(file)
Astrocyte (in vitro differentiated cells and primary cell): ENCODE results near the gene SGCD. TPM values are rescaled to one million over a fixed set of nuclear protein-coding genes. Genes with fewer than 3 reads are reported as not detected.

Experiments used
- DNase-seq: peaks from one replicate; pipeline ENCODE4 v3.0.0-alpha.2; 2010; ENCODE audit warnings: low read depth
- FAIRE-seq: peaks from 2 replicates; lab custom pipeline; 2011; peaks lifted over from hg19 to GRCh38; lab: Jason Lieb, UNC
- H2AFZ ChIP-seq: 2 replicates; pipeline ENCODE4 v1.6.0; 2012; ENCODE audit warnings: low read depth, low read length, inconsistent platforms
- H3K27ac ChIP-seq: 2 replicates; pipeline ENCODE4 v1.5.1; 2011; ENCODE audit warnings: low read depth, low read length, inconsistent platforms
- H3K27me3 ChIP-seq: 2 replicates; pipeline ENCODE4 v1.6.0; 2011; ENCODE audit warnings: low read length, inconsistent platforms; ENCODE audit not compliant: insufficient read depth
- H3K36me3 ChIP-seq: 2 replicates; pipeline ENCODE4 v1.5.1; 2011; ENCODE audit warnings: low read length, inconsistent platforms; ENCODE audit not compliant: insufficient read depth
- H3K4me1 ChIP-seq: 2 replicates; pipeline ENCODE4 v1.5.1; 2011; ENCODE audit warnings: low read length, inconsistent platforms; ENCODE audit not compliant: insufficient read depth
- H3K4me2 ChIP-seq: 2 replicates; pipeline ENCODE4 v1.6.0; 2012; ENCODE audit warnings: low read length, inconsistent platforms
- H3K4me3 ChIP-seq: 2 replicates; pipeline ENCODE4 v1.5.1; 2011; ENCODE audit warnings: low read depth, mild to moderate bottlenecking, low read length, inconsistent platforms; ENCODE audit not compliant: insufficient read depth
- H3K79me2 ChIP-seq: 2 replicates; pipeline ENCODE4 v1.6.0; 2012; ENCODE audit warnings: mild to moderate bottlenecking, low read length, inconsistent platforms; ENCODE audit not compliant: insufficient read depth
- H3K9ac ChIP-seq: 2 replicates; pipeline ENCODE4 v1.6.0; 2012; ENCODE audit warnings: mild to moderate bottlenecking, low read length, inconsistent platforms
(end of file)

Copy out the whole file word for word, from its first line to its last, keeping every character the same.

Astrocyte (in vitro differentiated cells and primary cell): ENCODE results near the gene SGCD. TPM values are rescaled to one million over a fixed set of nuclear protein-coding genes. Genes with fewer than 3 reads are reported as not detected.

Experiments used
- DNase-seq: peaks from one replicate; pipeline ENCODE4 v3.0.0-alpha.2; 2010; ENCODE audit warnings: low read depth
- FAIRE-seq: peaks from 2 replicates; lab custom pipeline; 2011; peaks lifted over from hg19 to GRCh38; lab: Jason Lieb, UNC
- H2AFZ ChIP-seq: 2 replicates; pipeline ENCODE4 v1.6.0; 2012; ENCODE audit warnings: low read depth, low read length, inconsistent platforms
- H3K27ac ChIP-seq: 2 replicates; pipeline ENCODE4 v1.5.1; 2011; ENCODE audit warnings: low read depth, low read length, inconsistent platforms
- H3K27me3 ChIP-seq: 2 replicates; pipeline ENCODE4 v1.6.0; 2011; ENCODE audit warnings: low read length, inconsistent platforms; ENCODE audit not compliant: insufficient read depth
- H3K36me3 ChIP-seq: 2 replicates; pipeline ENCODE4 v1.5.1; 2011; ENCODE audit warnings: low read length, inconsistent platforms; ENCODE audit not compliant: insufficient read depth
- H3K4me1 ChIP-seq: 2 replicates; pipeline ENCODE4 v1.5.1; 2011; ENCODE audit warnings: low read length, inconsistent platforms; ENCODE audit not compliant: insufficient read depth
- H3K4me2 ChIP-seq: 2 replicates; pipeline ENCODE4 v1.6.0; 2012; ENCODE audit warnings: low read length, inconsistent platforms
- H3K4me3 ChIP-seq: 2 replicates; pipeline ENCODE4 v1.5.1; 2011; ENCODE audit warnings: low read depth, mild to moderate bottlenecking, low read length, inconsistent platforms; ENCODE audit not compliant: insufficient read depth
- H3K79me2 ChIP-seq: 2 replicates; pipeline ENCODE4 v1.6.0; 2012; ENCODE audit warnings: mild to moderate bottlenecking, low read length, inconsistent platforms; ENCODE audit not compliant: insufficient read depth
- H3K9ac ChIP-seq: 2 replicates; pipeline ENCODE4 v1.6.0; 2012; ENCODE audit warnings: mild to moderate bottlenecking, low read length, inconsistent platforms